News from Lori's Parents
22 November 2000
This is day 1,820 of Lori's wrongful incarceration in Perú.In this update:
- Fujimori is fired -- disgraced dictator sacked for "moral incapacity"
- Reverend Jesse Jackson urges Perú's new government to release Lori
- Boston Globe editorial calls for Lori's release
- December issue of the Catholic Worker publishes Lori's May 6 letter
- Nationwide events to commemorate 5th anniversary of Lori's imprisonment
- A Thanksgiving note
Fujimori is fired -- disgraced dictator sacked for "moral incapacity"
After ten hours of debate, last night the Peruvian Congress refused to accept the resignation of Alberto Fujimori from a Tokyo hotel hideout, called him a coward, and fired him on grounds of "moral incapacity" by a stunning vote of 62 to 9 with 9 abstentions. The other 40 members of Congress, mostly Fujimori loyalists, left the building before the vote. It marked the first time in Peruvian history that congress had removed a president on such grounds.
Reverend Jesse Jackson urges Perú's new government to release Lori
Stating that the current political turmoil in Perú threatens to prolong Lori's imprisonment, yesterday the Reverend Jesse Jackson renewed his moral appeal to the new leadership of Perú to release Lori and not let her "get caught up in the internal politics of Perú." Requesting permission to travel to Perú to meet with Lori, Reverend Jackson stated that "as we approach this holy season, I also pray that the new leadership in Perú will use the powers and good graces of their offices to bring an end to a grave injustice and send Ms. Berenson home. It is the right thing to do, and the eyes of the world are fixed on Perú and its new leadership."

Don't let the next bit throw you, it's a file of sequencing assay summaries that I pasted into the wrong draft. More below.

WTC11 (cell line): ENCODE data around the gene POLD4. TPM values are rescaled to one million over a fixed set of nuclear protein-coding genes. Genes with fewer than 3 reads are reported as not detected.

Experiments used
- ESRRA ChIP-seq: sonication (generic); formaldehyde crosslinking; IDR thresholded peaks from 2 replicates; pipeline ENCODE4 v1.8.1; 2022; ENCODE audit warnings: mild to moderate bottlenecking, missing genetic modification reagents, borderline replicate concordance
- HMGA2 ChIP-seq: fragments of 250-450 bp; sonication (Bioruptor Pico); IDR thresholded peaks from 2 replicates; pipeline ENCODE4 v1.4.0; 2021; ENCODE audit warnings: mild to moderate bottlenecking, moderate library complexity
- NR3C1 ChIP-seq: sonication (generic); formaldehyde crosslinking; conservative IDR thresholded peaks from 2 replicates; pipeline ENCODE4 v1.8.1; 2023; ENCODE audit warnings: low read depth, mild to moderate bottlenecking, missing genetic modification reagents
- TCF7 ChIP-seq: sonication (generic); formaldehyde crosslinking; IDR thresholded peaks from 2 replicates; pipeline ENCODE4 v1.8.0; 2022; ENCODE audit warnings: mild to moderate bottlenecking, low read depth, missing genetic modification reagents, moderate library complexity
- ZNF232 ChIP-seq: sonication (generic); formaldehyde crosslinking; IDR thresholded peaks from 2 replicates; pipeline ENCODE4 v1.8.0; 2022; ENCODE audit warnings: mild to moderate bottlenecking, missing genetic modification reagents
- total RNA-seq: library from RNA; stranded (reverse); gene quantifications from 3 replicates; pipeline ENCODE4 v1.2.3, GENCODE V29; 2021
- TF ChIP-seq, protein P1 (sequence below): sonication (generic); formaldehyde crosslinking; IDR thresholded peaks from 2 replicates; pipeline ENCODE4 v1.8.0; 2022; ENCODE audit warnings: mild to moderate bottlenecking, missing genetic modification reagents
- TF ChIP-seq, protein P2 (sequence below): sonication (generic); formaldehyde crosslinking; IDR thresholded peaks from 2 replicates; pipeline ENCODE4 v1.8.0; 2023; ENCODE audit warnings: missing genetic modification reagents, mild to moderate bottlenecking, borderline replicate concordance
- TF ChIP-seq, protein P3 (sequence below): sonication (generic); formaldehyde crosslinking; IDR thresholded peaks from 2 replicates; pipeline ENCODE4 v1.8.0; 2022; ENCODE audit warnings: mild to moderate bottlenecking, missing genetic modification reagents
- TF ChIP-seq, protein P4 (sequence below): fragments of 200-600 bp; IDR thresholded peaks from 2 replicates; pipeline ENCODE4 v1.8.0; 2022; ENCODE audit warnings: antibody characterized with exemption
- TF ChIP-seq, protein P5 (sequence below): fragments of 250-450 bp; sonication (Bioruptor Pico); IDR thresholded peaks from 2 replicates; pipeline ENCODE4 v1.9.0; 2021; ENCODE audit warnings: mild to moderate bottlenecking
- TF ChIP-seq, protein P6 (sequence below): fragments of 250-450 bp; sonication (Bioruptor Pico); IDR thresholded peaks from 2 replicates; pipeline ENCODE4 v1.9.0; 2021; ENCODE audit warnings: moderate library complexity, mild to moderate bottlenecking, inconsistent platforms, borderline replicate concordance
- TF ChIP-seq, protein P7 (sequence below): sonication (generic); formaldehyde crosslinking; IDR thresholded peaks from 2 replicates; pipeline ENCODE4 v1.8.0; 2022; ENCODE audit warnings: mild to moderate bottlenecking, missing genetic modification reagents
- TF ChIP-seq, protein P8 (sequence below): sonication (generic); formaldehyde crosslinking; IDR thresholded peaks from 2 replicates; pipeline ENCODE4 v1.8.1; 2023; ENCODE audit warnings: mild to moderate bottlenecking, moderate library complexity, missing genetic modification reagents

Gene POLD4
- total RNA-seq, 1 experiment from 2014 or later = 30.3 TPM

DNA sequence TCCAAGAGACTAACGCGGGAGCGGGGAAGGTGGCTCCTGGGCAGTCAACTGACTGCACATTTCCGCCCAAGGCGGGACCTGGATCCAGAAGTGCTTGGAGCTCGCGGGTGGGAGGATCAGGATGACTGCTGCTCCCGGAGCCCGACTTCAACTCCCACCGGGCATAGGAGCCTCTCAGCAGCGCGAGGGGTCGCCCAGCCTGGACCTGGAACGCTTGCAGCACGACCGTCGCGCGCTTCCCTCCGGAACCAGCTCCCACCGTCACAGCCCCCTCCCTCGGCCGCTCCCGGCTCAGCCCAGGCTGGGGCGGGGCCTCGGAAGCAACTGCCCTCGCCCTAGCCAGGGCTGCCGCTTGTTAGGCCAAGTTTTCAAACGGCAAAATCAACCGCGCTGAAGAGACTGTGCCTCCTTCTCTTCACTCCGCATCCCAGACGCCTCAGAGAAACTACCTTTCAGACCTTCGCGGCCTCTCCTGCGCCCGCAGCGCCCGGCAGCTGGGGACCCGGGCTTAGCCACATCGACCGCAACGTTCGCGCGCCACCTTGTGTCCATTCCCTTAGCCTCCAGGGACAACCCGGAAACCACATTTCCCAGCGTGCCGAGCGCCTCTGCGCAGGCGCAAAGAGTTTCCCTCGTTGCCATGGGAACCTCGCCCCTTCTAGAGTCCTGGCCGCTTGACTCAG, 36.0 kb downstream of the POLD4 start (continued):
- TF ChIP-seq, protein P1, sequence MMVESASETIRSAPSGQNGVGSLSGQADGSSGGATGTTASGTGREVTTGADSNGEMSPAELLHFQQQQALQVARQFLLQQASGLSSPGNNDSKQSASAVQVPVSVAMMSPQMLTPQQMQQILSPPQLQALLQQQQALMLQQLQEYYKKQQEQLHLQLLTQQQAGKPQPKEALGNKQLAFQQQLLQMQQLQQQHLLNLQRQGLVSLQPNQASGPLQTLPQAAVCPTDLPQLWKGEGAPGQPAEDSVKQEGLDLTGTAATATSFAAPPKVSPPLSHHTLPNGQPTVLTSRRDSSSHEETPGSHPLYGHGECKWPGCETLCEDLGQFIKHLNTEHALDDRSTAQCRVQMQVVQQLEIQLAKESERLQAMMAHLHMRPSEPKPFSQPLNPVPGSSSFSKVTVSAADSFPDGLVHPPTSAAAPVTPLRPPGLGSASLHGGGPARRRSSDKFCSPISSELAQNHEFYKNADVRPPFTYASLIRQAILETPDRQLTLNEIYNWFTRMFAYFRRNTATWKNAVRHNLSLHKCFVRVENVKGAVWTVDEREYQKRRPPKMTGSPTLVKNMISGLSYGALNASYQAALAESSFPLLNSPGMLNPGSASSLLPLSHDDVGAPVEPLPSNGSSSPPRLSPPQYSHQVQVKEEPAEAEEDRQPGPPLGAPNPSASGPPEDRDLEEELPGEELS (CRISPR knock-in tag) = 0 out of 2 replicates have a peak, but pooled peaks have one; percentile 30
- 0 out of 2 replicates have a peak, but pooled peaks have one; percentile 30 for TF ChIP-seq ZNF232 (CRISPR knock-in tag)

Boston Globe editorial calls for Lori's release
Yesterday The Boston Globe published a powerful editorial "After Fujimori," applauding the demise of the Fujimori dictatorship, deploring past US government support for him and a host of other Latin American dictators and thugs (including in El Salvador), and calling for the US government to demand the release of Lori Berenson. The complete text of this editorial appears here.